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[dinosaur] Ornithosuchus taxonomy, pseudosuchian archosaur from Late Triassic of Scotland





Ben Creisler
bcreisler@gmail.com


A recent paper not yet mentioned:


M. Belén von Baczko  and Martín D. Ezcurra (2016) 
Taxonomy of the archosaur Ornithosuchus: reassessing Ornithosuchus woodwardi Newton, 1894 and Dasygnathoides longidens (Huxley 1877).
Earth and Environmental Science Transactions of the Royal Society of Edinburgh 106(3): 199-205
DOI: https://doi.org/10.1017/S1755691016000104
https://www.cambridge.org/core/journals/earth-and-environmental-science-transactions-of-royal-society-of-edinburgh/article/taxonomy-of-the-archosaur-ornithosuchus-reassessing-ornithosuchus-woodwardi-newton-1894-and-dasygnathoides-longidens-huxley-1877/FD5D5984B93F9136021A299D388CCBA8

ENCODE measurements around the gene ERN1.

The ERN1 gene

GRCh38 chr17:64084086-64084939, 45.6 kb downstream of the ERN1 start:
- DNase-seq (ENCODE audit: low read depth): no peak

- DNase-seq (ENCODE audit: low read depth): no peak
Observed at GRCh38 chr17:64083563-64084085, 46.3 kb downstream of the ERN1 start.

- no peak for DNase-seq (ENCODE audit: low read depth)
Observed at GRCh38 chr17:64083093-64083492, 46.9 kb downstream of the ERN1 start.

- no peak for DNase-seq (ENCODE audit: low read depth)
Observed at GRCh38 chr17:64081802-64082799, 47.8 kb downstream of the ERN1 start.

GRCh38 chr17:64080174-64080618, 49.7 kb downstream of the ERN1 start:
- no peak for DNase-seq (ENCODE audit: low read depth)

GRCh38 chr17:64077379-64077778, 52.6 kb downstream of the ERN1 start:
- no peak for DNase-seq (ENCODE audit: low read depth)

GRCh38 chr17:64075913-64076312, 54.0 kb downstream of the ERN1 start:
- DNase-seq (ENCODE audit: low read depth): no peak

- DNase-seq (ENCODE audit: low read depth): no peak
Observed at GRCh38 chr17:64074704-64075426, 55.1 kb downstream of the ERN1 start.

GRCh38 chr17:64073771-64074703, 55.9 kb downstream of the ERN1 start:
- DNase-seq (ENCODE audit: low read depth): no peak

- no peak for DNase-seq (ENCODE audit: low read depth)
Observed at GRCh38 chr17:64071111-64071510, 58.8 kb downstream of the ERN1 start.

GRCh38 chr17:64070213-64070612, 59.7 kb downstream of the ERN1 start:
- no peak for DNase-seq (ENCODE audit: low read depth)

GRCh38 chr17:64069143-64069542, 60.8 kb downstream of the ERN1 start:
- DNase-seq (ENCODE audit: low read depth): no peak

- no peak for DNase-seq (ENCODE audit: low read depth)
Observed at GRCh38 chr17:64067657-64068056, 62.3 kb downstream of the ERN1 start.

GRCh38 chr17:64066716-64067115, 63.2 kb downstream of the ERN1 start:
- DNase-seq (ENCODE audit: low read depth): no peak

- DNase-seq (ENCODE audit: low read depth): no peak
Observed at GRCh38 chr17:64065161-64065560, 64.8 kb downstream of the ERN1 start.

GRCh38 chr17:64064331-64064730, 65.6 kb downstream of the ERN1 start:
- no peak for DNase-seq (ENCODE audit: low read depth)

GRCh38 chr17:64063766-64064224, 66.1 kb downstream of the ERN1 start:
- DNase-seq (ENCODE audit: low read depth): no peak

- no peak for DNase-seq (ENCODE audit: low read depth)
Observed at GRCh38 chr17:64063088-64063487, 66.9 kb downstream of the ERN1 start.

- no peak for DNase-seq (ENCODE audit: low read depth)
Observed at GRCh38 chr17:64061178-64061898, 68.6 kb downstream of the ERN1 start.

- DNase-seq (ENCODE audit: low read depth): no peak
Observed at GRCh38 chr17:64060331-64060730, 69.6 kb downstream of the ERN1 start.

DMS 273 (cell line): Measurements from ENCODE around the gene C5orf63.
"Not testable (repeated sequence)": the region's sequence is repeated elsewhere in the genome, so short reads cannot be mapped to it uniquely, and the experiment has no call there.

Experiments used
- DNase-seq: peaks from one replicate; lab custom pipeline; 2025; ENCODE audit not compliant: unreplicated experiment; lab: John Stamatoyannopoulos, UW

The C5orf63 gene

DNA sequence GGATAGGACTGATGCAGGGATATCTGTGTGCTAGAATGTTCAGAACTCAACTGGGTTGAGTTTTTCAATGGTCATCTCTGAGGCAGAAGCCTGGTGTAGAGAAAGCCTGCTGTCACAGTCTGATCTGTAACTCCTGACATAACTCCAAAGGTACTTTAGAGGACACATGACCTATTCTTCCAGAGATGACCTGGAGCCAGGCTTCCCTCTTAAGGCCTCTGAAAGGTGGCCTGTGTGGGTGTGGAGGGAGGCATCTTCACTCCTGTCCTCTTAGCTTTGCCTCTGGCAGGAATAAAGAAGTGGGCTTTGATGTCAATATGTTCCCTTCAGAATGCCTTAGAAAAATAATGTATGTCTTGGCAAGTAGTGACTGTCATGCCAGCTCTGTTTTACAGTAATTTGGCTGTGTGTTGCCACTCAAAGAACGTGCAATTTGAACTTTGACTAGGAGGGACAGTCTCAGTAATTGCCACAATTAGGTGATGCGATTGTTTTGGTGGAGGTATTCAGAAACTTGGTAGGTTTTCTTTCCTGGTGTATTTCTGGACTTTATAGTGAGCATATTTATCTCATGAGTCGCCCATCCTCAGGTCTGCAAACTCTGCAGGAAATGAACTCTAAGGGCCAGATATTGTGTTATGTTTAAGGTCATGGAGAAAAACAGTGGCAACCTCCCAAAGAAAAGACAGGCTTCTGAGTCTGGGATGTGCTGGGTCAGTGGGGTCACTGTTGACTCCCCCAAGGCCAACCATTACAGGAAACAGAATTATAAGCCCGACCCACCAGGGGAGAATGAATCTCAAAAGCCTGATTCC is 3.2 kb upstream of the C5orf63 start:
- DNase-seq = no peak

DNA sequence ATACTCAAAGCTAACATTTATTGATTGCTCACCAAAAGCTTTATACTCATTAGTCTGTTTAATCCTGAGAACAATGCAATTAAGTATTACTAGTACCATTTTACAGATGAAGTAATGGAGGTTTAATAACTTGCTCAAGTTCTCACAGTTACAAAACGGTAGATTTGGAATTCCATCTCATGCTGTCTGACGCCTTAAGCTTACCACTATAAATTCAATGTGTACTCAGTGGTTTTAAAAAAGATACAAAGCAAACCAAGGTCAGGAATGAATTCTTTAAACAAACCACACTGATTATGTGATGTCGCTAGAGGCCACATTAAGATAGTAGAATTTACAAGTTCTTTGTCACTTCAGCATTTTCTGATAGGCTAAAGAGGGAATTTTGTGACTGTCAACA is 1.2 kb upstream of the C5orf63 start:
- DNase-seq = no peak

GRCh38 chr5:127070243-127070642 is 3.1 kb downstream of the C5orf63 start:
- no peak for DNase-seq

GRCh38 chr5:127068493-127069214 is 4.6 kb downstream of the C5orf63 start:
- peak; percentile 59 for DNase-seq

The pseudosuchian archosaur Ornithosuchus, from the Lossiemouth Sandstone Formation (Late Triassic), Scotland, was the first ornithosuchid to be discovered, and the only one recorded, in the northern hemisphere. The fossil record of “Ornithosuchus longidens” is mainly based on natural moulds and, in a few cases, three-dimensional bony elements, complicating the interpretation of its anatomy. The taxonomy of this species has changed several times since the late 1800s and here we revisit its current status. The synonymy of “Dasygnathoides longidens” and Ornithosuchus woodwardi proposed by Walker (1964) is rejected, based on new interpretations of the holotype and referred specimens of “Dasygnathoides longidens”. The latter species is considered as a nomen dubium, because it lacks diagnostic features and cannot be identified beyond Pseudosuchia. As a result, Ornithosuchus woodwardi is resurrected as a valid species and its diagnosis is emended. The body size range of Ornithosuchus woodwardi is reduced to about a half, because ELGNM 1, previously considered the largest specimen of the genus, can no longer be referred to it. “Dasygnathoides longidens” cannot be assigned to any of the known archosauriforms from the Lossiemouth Sandstone Formation, but it still represents the largest predator currently known for its fauna.